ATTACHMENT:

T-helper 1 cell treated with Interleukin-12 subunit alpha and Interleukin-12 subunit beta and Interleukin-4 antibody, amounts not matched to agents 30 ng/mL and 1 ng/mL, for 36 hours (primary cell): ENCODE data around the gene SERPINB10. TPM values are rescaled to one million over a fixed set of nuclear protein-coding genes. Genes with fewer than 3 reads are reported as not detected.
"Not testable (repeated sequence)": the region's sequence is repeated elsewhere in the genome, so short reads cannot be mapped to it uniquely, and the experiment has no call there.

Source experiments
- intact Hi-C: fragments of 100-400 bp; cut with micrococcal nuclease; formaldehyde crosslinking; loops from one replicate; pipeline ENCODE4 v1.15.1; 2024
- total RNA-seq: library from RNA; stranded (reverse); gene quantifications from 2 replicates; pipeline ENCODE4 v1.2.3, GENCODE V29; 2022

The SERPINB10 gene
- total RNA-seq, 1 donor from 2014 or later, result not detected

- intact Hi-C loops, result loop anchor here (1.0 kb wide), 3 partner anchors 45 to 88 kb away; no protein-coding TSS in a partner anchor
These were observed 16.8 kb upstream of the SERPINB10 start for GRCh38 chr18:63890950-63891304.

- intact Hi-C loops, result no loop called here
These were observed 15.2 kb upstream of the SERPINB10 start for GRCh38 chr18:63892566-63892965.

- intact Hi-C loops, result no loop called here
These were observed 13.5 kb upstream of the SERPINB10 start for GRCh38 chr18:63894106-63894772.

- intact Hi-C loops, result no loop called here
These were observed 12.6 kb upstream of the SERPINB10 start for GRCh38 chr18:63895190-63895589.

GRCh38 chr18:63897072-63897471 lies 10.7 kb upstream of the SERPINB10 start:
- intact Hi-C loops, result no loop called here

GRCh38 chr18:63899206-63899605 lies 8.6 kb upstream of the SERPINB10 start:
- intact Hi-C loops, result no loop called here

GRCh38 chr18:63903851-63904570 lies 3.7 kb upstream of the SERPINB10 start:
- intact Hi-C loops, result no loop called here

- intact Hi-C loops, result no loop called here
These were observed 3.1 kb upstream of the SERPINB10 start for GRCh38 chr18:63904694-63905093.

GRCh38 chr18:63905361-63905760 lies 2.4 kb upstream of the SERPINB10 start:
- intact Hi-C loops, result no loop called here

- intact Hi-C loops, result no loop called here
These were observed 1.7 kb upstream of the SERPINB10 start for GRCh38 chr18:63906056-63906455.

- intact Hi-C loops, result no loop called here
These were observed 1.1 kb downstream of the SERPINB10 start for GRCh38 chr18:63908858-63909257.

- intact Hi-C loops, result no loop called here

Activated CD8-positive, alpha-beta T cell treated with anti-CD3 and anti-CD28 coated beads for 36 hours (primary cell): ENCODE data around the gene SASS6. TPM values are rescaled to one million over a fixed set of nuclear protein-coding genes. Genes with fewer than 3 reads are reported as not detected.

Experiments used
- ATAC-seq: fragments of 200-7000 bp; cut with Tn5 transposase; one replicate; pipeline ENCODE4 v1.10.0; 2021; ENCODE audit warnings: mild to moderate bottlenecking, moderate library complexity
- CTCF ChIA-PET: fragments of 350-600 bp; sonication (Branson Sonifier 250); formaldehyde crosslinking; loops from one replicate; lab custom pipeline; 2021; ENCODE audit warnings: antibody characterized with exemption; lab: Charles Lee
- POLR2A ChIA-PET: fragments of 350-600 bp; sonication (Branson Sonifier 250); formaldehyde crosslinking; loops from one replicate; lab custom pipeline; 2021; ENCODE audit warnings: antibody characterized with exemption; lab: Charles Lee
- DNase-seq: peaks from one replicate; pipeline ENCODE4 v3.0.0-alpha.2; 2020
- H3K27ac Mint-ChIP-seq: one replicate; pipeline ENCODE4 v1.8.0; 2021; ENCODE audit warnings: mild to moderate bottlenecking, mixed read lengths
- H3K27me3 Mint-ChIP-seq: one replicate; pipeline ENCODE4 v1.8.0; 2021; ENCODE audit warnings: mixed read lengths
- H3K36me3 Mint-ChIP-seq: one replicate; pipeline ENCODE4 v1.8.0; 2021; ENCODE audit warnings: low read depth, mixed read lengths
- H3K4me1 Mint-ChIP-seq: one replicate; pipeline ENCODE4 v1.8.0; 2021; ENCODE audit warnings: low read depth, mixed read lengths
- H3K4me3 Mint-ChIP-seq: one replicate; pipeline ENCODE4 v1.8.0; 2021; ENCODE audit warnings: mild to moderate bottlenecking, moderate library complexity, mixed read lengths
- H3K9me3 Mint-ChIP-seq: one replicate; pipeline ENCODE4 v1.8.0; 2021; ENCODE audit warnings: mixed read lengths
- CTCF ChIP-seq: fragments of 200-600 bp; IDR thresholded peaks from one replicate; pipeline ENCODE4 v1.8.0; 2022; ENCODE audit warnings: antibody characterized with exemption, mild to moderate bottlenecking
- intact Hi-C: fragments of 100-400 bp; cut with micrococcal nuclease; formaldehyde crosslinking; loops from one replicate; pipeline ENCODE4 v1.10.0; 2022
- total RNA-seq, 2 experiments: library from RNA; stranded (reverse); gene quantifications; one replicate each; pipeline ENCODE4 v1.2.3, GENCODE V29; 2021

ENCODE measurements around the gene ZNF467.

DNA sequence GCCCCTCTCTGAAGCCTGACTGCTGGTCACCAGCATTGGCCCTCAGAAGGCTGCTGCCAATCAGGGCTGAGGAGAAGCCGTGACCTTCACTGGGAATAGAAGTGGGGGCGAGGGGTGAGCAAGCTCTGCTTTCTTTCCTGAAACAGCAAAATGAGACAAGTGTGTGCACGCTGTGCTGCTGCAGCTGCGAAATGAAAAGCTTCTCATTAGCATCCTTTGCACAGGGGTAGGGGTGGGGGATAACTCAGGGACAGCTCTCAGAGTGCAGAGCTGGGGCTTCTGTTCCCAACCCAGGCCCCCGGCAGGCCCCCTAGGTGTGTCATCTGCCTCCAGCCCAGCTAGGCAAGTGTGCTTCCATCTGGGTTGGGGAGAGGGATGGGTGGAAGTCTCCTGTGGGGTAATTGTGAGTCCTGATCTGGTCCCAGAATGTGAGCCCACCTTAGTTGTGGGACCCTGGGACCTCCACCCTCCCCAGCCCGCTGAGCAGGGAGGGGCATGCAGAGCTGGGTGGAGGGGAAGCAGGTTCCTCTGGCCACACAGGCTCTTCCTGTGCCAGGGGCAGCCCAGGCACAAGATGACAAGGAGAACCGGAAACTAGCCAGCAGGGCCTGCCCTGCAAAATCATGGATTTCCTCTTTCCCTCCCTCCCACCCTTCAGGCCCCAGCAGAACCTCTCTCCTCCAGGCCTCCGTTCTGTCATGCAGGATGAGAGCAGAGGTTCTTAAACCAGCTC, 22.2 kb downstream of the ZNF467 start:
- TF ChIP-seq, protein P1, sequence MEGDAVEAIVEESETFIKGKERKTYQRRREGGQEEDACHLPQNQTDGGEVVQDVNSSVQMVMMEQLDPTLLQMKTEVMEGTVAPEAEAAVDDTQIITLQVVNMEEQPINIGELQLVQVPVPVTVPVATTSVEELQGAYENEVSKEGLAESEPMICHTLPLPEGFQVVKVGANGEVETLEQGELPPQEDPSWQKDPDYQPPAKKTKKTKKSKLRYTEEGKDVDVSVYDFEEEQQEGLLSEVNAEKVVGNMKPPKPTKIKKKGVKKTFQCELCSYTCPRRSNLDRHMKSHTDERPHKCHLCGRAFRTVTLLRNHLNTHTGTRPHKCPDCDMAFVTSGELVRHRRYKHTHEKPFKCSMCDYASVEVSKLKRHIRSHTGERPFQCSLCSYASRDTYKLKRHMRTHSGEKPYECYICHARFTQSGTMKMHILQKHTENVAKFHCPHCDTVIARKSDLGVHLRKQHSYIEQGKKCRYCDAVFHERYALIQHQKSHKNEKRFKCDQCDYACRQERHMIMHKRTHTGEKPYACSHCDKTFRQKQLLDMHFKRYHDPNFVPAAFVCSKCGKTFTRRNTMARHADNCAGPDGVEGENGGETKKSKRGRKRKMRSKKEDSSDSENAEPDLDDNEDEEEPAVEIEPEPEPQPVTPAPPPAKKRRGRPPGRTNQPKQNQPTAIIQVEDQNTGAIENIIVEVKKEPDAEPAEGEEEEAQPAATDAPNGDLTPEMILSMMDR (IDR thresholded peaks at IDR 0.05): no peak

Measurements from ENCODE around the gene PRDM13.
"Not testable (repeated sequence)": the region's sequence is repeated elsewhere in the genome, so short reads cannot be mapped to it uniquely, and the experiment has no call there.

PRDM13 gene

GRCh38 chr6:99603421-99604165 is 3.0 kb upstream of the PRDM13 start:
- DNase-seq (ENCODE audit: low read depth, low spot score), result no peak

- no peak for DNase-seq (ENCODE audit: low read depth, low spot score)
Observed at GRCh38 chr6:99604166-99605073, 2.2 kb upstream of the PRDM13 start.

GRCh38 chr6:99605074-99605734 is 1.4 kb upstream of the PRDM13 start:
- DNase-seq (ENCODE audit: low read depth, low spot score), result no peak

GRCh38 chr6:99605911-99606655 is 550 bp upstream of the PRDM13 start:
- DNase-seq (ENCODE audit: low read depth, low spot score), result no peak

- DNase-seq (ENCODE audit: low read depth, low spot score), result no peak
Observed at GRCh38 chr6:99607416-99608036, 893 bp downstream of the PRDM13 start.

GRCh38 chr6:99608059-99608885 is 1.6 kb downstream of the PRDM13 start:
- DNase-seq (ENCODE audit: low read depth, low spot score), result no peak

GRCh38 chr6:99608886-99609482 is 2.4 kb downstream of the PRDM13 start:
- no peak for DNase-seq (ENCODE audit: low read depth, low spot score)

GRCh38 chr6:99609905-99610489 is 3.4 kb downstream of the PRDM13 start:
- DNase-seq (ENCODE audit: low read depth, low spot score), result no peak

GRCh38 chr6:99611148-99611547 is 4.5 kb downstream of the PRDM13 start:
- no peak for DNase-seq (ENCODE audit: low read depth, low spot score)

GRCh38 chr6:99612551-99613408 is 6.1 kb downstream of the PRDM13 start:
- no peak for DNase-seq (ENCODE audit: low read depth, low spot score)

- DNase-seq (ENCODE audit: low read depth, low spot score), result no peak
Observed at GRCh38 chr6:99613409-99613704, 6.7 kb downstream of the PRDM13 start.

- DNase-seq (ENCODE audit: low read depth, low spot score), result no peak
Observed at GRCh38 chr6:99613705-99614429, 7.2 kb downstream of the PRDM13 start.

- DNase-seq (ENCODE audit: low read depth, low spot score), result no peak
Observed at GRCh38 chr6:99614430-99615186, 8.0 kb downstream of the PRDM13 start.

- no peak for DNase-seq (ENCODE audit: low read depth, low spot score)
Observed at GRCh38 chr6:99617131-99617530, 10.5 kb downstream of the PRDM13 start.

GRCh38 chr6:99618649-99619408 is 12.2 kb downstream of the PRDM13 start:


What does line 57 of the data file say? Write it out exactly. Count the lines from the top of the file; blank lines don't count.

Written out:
- DNase-seq (ENCODE audit: low read depth, low spot score), result no peak